In my country, Brazil, we have a lottery game called "Mega-Sena".

You can choose from 6 (cheapest set) to 15 (most expensive set) numbers from a total of 60.


*Blue: Chosen numbers;
*Green: Amount of chosen numbers.

Every week they have a new contest where are drawn 6 numbers from 1 to 60, no repeated numbers (give a look).

Any gambler who hits 6 numbers wins.

Gambling with only 6 numbers, odds are:



Gambling with 15 numbers, odds are:

$\frac{\binom{60}{6}}{\binom{15}{6}} \approx 1 : 10,003$

The cost of the set of 06 numbers is \$1.00.
$\binom{60}{6}$ * \$1.00 = 50,063,860 * \$1.00 = $50,063,860.00

The cost of the set of 15 numbers is \$5,005.00.
$\frac{\binom{60}{6}}{\binom{15}{6}}$ * \$5,005.00 = 10,002.7692308 * \$5,005.00 = $50,063,860.00

Based on the cost, no gambler have any advantage over another one.
The odds vs cost are the same.

When you choose a set having over 6 numbers (7 to 15), the lottery understands that you want all combinations of 6 numbers based on the chosen numbers.



Gambling with the above set of 7 numbers is the same as gambling with all the sets of 6 numbers below:


The question:

I know that I can win for sure choosing 50,063,860 different sets with 6 numbers each. But can I guarantee winning this lottery by choosing 10,003 different sets of 15 numbers each? How?

If no, what is the minimum required sets/combinations to have a guaranteed victory (remember, you can choose sets from 6 to 15 numbers each)?

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    $\begingroup$ "Is it possible to choose $10003$ different sets with $15$ numbers each to win this lottery?" - I think you need to rephrase the question, because it is possible to win this lottery even by choosing a single set of $15$ numbers (if you're really lucky). So the question should be rephrased as: "Can we guarantee winning this lottery by choosing $10003$ different sets of $15$ numbers each?". Nice question BTW (+1). $\endgroup$ Dec 17, 2015 at 8:15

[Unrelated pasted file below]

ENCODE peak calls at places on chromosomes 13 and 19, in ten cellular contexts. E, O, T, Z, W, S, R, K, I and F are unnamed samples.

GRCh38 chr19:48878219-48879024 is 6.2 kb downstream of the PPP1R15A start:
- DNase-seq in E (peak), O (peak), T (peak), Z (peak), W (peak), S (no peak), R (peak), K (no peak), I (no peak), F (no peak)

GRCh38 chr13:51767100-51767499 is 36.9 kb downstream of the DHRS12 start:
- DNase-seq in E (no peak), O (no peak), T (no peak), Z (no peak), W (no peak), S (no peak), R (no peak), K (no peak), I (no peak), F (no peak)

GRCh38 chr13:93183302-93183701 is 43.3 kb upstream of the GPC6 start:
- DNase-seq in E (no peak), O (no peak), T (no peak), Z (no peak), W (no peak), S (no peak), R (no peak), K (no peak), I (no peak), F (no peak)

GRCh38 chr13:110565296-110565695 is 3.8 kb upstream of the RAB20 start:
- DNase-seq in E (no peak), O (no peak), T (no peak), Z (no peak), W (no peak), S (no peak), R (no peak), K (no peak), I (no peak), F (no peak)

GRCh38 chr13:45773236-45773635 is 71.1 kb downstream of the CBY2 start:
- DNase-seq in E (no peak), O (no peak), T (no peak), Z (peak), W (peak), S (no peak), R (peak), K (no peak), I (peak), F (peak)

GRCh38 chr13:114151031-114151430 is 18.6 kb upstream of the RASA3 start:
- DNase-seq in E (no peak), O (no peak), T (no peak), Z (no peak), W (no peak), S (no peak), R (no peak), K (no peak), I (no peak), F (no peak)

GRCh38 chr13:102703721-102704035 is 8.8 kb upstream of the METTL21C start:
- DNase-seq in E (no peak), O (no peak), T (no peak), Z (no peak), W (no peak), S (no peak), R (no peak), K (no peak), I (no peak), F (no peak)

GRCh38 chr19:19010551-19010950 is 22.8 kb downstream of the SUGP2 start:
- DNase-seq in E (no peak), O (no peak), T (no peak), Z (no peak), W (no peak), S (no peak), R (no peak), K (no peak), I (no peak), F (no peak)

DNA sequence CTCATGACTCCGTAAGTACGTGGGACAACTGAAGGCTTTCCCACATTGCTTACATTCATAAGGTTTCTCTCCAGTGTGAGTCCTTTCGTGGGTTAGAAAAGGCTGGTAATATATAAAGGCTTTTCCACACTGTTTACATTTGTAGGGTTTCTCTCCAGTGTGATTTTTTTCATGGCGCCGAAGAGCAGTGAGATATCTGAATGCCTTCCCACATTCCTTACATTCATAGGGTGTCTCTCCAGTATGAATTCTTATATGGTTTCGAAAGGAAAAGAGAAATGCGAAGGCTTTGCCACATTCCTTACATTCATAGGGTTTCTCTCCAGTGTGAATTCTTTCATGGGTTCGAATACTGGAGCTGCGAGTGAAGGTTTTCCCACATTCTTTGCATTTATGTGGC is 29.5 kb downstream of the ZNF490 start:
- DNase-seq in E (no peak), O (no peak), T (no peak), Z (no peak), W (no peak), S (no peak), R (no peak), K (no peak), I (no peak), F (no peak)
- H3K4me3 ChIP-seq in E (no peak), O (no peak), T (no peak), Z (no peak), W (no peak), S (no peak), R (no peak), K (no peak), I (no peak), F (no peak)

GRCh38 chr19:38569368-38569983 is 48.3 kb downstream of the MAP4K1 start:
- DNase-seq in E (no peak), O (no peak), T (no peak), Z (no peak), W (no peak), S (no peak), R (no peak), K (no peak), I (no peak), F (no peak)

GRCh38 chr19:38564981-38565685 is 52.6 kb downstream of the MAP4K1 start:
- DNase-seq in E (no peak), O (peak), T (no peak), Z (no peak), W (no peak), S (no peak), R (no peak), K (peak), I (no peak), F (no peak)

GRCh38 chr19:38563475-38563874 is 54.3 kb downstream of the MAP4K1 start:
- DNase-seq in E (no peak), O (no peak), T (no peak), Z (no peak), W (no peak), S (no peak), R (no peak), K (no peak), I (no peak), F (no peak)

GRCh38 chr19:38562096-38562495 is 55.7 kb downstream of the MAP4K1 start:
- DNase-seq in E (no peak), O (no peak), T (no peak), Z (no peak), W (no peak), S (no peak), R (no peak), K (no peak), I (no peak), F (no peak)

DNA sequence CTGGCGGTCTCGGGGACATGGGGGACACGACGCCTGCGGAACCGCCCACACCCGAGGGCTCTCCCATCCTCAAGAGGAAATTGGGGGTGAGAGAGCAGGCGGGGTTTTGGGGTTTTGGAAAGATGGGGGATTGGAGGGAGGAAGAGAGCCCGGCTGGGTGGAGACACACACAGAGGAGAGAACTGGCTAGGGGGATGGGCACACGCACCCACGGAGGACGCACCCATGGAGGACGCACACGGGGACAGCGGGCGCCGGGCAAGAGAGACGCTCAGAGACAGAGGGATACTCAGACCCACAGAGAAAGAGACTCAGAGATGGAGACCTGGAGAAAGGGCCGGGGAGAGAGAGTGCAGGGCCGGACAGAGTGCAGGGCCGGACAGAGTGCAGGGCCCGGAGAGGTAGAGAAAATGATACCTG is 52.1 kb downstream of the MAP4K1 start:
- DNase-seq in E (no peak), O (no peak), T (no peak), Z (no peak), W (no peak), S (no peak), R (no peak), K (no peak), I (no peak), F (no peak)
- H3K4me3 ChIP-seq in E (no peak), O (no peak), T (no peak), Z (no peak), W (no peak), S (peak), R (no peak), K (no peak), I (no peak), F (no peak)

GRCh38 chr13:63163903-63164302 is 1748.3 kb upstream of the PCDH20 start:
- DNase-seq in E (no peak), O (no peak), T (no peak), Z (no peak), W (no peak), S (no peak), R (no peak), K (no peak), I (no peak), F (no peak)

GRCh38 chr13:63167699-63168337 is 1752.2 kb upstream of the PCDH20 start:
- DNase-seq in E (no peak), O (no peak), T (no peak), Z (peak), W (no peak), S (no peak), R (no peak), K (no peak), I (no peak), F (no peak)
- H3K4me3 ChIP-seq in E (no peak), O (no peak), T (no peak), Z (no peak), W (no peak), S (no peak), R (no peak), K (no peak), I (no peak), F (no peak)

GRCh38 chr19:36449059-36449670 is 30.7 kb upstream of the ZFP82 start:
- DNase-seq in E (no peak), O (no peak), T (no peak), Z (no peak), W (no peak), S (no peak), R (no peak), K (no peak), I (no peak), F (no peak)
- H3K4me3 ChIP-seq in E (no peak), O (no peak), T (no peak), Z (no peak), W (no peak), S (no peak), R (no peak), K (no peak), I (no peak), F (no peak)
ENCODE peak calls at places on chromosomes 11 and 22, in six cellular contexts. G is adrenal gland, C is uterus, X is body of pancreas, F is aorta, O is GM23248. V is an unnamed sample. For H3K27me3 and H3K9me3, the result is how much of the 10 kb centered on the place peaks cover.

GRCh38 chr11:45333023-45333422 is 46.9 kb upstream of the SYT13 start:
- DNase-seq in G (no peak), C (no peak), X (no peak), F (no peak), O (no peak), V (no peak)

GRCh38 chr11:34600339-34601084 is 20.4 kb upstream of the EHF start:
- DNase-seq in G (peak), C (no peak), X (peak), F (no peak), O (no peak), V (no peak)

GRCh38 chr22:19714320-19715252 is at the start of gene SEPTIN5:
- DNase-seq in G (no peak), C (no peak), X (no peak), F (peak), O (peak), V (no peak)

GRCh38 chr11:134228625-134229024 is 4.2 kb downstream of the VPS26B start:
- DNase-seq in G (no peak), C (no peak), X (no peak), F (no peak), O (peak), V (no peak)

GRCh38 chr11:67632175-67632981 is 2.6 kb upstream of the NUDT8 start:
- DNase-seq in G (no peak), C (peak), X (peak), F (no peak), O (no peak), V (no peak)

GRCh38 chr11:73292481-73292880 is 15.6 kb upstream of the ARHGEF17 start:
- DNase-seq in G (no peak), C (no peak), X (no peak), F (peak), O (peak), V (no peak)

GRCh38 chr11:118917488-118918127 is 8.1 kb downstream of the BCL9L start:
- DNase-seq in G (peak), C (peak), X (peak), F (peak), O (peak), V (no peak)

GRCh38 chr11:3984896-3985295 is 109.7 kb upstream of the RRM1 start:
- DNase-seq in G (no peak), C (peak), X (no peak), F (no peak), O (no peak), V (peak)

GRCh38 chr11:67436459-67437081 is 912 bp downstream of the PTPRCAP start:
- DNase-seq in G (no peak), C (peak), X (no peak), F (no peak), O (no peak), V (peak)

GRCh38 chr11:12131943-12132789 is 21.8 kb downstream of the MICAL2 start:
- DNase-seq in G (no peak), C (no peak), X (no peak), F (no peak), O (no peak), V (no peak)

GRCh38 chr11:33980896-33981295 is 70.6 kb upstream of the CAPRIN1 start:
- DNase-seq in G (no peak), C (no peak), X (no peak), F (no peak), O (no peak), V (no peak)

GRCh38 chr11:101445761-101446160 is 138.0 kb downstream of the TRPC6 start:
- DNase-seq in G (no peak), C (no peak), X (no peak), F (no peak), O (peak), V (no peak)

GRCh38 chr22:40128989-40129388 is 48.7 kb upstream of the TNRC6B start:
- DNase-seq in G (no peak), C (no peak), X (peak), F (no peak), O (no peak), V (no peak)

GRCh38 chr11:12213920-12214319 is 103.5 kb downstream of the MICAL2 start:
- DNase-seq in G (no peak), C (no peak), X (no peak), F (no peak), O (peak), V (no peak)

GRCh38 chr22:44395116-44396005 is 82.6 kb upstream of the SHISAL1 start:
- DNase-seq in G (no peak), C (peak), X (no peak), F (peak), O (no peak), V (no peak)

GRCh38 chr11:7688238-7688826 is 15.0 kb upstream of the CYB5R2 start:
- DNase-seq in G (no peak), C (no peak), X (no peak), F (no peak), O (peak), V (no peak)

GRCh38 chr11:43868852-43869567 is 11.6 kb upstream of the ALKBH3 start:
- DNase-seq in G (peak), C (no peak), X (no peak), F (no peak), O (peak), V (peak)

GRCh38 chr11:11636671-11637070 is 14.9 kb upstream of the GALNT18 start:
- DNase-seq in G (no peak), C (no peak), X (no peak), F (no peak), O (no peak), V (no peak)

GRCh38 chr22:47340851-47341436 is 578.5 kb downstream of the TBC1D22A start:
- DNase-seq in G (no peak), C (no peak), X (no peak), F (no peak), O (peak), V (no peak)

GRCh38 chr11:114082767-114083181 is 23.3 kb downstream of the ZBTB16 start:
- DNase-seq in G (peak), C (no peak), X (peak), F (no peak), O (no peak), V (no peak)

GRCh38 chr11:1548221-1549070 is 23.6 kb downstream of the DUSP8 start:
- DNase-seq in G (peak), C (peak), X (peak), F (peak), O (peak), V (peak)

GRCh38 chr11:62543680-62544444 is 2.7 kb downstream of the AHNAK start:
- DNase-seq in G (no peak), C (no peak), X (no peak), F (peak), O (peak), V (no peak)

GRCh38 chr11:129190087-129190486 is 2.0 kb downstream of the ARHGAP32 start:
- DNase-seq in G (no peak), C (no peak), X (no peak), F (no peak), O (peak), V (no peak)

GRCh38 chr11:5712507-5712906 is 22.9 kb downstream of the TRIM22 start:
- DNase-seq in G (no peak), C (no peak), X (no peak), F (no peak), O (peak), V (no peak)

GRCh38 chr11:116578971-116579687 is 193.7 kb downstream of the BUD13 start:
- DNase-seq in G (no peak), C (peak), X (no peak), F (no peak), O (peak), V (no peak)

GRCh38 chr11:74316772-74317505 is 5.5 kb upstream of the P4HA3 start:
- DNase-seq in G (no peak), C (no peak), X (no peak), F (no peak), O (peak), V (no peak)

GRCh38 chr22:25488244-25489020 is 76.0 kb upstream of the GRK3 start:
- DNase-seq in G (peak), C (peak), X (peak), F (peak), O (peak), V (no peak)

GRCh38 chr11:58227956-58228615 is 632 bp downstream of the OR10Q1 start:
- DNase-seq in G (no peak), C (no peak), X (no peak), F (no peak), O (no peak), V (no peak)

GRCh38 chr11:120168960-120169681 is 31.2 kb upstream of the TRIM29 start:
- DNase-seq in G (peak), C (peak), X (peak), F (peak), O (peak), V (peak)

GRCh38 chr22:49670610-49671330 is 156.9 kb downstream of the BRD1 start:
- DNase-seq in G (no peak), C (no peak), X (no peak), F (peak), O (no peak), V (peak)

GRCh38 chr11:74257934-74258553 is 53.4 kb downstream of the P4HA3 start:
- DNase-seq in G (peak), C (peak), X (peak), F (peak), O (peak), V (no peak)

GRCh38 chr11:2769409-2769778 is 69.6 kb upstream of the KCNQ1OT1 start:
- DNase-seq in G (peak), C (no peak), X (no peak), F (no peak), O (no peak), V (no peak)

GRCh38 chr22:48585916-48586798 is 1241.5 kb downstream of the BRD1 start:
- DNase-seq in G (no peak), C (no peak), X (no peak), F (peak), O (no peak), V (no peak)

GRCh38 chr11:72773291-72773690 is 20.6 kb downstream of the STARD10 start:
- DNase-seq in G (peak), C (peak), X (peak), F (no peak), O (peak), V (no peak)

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    $\begingroup$ @barakmanos Thanks. Question edited. $\endgroup$
    – Lucas NN
    Dec 17, 2015 at 14:59
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    $\begingroup$ Look at en.wikipedia.org/wiki/Steiner_system. $\endgroup$
    – Aryabhata
    Dec 18, 2015 at 2:02
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    $\begingroup$ @Aryabhata Thanks. I will give a look. $\endgroup$
    – Lucas NN
    Dec 18, 2015 at 2:56
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    $\begingroup$ You are asking if there is a Steiner system $S(15,6,10003)$ in the Wikipedia notation. I would guess not, just because $\frac {{60 \choose 6}}{{15 \choose 6}}=10002\frac{10}{13}$ is not an integer, so there will be at least one set of six that is present more than once, so there are likely to be too many that are present more than once. That is just a guess. $\endgroup$ Dec 19, 2015 at 17:16

1 Answer 1


I can't answer the minimum, but I can suggest a computer process that will give you an upper bound, which I suspect will be close. There are ${60 \choose 6}=50,063,860$ possible draws. Each ticket covers ${15 \choose 6}=5005$ of them. Start by dividing the numbers into batches of $15$ with as even overlap as possible. Your first four should be $1-15, 16-30, 31-45, 46-60$ Then split each group of $15$ into $4,4,4,3$ and make new tickets with that many from each group, so things like $1-4,16-19,31-34,46-48$ and so on. Keep an array of length $50,063,860$ showing all the combinations you have accounted for by making the corresponding entry $1$. After you get tired of specifying "smooth" combinations, start picking random tickets-choose $15$ random numbers and count how many new combinations each ticket accounts for. Pick, say, $100$ tickets and keep the one that covers the most new combinations. Try it for a few different starting combinations (maybe even start doing random tickets initially). Toward the end you may have to shift to starting with a set of six that is not yet covered and see what you can add best. When you have covered them all, you have a set of tickets which you have proven will cover all the possibilities. It will not prove that your group is minimum, but it may not be too bad, especially if you try a number of times.


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